Rafael Troya, Cotopaxi, 1874, oil on canvas, 93 x 161 cm (Museo ‘Guillermo Perez Chiriboga’ del Central de Ecuador)
Frederick Edwin Church, Cotopaxi, 1862, oil on canvas, 121.9 x 215.9 cm (Detroit Institute of Arts), photo: Steven Zucker, CC: BY-NC-SA 2.0

In Ecuador, painters Joaquín Pinto and Rafael Troya documented the famous volcanoes of Chimborazo and Cotopaxi, the two highest peaks in Ecuador. Alongside the German explorers William Reiss and Alphons Stübel, Troya depicted these natural wonders, painting in situ (on site) on more than 800 canvases. His depictions differ from those of foreign artists, such as German scientist Alexander von Humboldt who sought to capture Cotopaxi in a scientifically methodical way or American painter Frederic Edwin Church apocalyptic vision of the volcano. Instead, Troya captures the simple yet grandiose presence of this iconic volcano in paintings like View of Cotopaxi from Tiopulo. While Pinto’s and Troya’s works were made for an international audience, and were shipped to Germany where they were then copied into prints, they nevertheless sparked a local interest in rediscovering sites from their country.

Painting the Landscape of the Caribbean

Francisco Oller, Landscape with Royal Palms, c. 1897, oil on canvas, 46.9 x 34.9 cm (Ateneo Puertorriqueño)

In the Caribbean, a somewhat different phenomenon unfolded. Local artists tended to depict their native landscapes as a result of their own journeys abroad. Cuban painter Esteban Chartrand and Puerto Rican painter Francisco Oller both trained abroad in France. In the case of Chartrand, he studied under the famous French landscape painter Theodore Rousseau, who formed part of the Barbizon School of landscape painters near Fontainebleau. Oller studied under various renowned French masters, including Thomas Couture and Gustave Courbet. Like Courbet, who painted the rural customs of his native Ornans, Oller recorded the folkloric customs of the Puerto Rican countryside.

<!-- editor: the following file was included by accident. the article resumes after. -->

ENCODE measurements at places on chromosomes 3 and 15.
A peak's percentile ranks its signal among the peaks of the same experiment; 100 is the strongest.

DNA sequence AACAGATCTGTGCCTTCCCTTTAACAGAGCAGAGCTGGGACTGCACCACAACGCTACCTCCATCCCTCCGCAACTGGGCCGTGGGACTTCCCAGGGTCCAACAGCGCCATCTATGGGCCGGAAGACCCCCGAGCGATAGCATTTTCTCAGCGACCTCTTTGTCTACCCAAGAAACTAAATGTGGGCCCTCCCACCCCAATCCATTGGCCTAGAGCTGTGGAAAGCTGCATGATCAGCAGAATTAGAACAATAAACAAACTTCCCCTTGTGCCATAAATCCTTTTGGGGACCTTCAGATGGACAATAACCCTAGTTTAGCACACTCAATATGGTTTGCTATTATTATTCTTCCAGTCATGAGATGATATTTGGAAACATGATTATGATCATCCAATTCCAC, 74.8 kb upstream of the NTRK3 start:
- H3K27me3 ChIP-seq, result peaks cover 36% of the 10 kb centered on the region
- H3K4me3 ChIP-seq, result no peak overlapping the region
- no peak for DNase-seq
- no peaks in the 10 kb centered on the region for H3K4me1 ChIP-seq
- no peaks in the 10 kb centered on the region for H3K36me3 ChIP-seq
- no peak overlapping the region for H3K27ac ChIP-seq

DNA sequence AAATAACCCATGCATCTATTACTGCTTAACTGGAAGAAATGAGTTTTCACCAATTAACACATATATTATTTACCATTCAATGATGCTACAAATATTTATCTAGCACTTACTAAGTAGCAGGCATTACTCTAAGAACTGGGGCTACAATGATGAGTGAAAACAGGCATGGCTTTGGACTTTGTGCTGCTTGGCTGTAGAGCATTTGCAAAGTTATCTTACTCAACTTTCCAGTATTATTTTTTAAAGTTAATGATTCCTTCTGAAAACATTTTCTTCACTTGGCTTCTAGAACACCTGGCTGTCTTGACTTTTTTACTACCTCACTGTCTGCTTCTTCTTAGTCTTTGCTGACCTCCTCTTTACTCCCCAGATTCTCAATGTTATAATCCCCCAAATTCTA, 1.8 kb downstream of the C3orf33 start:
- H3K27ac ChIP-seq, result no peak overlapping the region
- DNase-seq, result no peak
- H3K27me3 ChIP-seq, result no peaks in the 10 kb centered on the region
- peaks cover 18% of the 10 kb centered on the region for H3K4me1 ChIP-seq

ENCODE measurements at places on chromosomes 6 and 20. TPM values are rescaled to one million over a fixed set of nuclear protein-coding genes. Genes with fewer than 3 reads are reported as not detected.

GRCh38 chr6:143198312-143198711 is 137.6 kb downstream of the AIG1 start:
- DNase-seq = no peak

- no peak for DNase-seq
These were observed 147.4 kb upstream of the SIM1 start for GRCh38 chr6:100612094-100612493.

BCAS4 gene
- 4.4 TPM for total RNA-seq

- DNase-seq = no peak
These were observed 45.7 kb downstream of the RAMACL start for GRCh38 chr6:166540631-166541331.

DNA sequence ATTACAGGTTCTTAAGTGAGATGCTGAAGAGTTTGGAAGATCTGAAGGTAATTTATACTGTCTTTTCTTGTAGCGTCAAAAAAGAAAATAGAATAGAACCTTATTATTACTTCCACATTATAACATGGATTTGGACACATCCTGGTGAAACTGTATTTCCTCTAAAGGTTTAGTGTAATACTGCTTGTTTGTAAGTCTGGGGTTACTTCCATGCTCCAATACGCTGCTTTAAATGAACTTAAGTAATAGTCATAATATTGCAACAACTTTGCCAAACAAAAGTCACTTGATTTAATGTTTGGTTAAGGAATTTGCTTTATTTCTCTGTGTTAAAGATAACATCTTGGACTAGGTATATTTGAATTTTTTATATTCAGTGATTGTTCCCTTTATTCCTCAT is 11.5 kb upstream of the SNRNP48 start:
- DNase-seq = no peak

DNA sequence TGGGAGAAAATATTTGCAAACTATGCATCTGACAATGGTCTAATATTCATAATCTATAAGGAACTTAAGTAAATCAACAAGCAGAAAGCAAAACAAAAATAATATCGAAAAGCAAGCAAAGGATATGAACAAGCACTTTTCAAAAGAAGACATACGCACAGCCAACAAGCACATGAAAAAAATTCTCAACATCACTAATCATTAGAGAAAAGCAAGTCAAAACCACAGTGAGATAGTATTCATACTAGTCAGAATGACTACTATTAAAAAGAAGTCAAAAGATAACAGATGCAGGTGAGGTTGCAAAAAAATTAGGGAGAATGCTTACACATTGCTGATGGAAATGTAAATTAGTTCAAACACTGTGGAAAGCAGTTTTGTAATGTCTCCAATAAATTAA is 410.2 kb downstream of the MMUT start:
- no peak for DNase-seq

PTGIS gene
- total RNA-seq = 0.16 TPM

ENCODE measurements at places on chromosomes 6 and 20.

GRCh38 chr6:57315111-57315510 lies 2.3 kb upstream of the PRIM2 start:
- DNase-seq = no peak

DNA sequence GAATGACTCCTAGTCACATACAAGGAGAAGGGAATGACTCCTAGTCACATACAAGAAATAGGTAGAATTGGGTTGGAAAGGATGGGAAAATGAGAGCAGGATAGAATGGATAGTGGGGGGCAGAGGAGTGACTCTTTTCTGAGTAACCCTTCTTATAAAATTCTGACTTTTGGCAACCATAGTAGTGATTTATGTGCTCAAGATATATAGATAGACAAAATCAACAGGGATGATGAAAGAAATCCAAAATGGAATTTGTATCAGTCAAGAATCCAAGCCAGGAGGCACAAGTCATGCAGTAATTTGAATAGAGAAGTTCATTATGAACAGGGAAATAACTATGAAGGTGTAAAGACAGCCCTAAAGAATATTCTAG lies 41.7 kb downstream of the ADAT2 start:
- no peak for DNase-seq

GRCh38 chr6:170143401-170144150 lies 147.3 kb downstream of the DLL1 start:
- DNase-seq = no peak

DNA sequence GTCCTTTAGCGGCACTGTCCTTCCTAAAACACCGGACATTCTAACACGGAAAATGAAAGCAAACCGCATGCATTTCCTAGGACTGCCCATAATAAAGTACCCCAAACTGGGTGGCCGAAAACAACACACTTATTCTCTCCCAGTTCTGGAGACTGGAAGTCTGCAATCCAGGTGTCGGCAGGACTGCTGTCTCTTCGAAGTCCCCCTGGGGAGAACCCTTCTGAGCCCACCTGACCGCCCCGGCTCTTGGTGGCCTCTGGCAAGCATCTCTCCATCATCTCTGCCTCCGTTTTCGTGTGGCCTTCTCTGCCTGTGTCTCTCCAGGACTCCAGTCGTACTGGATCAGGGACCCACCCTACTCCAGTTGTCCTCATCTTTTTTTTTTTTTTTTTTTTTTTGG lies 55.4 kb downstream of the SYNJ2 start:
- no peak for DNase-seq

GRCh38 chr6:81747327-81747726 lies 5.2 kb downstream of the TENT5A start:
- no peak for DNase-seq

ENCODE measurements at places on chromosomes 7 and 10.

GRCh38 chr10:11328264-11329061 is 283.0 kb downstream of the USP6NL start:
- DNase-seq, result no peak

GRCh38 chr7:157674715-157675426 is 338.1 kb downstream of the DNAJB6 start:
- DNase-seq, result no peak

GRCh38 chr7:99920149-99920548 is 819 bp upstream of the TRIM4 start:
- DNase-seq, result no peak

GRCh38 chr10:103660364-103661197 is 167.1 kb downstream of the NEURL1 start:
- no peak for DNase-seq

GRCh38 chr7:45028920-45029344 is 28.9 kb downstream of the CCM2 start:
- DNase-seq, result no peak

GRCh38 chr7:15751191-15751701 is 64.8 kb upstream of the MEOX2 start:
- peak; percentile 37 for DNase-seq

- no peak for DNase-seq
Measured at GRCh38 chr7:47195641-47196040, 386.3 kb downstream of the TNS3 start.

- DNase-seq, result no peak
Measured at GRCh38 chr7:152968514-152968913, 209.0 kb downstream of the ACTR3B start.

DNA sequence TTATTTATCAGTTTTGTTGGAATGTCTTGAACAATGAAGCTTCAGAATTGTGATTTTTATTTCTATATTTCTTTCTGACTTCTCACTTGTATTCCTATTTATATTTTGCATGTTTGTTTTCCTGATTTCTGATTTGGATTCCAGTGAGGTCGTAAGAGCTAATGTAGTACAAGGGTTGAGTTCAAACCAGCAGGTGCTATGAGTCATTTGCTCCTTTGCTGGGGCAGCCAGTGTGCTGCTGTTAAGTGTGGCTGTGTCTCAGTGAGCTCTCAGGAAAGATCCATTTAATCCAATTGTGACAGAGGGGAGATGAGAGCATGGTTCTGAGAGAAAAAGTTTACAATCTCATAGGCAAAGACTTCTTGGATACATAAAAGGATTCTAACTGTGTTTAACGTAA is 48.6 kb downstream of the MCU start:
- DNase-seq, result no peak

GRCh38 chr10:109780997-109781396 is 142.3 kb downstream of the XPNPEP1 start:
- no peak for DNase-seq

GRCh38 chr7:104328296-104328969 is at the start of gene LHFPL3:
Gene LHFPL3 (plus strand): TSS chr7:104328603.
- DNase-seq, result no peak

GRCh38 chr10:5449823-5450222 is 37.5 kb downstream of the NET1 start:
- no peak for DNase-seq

Paintings such as Landscape with Royal Palms communicate a strong sense of Puerto Rican identity through the elevation of the palm tree, which would eventually become the logo of the New Progressive Party, one of the two major political parties in Puerto Rico. Known for its physical strength and ability to withstand strong winds, the royal palm sits humbly yet majestically in this rural Puerto Rican landscape.

Esteban Chartrand, Cuban Landscape, 1879, oil on canvas (public domain)

The palm tree was not only a trademark of Puerto Rico, but of all of the Caribbean, as seen in Chartrand’s Yumurí Valley. In this more expansive landscape, Chartrand depicts not only the rugged and bountiful terrain of Cuba, but also the simplicity of rural life in his native Matanzas, located in the northern shore of Cuba.

An Awakened National Spirit

Works by artists like Velasco, Troya, Chartrand, and Oller offer an alternative to depictions by foreign artists. Minor yet significant details like the palm tree may seem lost in the work of foreigners, who instead focus on more iconic sites. Yet even when depicting something as iconic as the mountain, Cotopaxi, the view of the insider may differ, since for locals these views were not exotic, but rather a part of their immediate world waiting to be repurposed, for an awakening nationalist spirit. Depicting local sites allowed native artists to craft a new sense of cultural identity, while also reclaiming their historical past

Additional Sources


Originally published by Smarthistory, 10.31.2017, under a Creative Commons Attribution-NonCommercial-ShareAlike 4.0 International license.